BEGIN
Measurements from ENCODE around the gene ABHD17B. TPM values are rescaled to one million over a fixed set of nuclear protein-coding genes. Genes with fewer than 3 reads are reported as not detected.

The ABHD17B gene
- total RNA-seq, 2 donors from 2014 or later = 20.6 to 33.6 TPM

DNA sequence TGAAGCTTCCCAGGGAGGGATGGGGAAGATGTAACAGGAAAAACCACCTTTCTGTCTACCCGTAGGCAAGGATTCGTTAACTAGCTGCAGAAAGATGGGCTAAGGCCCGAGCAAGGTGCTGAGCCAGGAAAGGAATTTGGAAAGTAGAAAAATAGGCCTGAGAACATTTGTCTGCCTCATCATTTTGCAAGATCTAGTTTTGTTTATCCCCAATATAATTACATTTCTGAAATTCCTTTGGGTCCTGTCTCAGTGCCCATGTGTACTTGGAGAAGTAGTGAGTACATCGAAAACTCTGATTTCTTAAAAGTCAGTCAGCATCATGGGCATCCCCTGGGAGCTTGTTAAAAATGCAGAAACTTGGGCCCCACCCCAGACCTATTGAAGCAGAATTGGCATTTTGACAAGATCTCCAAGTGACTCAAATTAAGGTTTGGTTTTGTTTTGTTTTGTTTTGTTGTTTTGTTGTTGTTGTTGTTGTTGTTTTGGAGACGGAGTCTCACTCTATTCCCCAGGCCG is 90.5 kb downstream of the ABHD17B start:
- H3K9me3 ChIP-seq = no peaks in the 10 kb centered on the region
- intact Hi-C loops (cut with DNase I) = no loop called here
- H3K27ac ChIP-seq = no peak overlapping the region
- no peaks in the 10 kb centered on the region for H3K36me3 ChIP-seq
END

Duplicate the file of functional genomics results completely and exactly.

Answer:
Measurements from ENCODE around the gene ABHD17B. TPM values are rescaled to one million over a fixed set of nuclear protein-coding genes. Genes with fewer than 3 reads are reported as not detected.

The ABHD17B gene
- total RNA-seq, 2 donors from 2014 or later = 20.6 to 33.6 TPM

DNA sequence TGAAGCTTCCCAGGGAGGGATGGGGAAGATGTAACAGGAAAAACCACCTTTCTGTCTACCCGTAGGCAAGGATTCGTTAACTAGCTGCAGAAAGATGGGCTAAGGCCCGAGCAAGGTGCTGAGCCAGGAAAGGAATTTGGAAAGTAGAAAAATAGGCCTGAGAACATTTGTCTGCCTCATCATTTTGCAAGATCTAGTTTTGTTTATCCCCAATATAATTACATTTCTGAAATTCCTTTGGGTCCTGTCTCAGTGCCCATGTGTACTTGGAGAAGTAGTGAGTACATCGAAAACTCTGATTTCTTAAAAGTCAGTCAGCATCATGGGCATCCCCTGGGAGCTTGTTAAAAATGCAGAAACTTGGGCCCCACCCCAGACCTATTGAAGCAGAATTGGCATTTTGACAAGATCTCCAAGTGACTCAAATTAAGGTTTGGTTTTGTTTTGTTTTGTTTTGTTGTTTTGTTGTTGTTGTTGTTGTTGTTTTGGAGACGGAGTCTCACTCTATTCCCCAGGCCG is 90.5 kb downstream of the ABHD17B start:
- H3K9me3 ChIP-seq = no peaks in the 10 kb centered on the region
- intact Hi-C loops (cut with DNase I) = no loop called here
- H3K27ac ChIP-seq = no peak overlapping the region
- no peaks in the 10 kb centered on the region for H3K36me3 ChIP-seq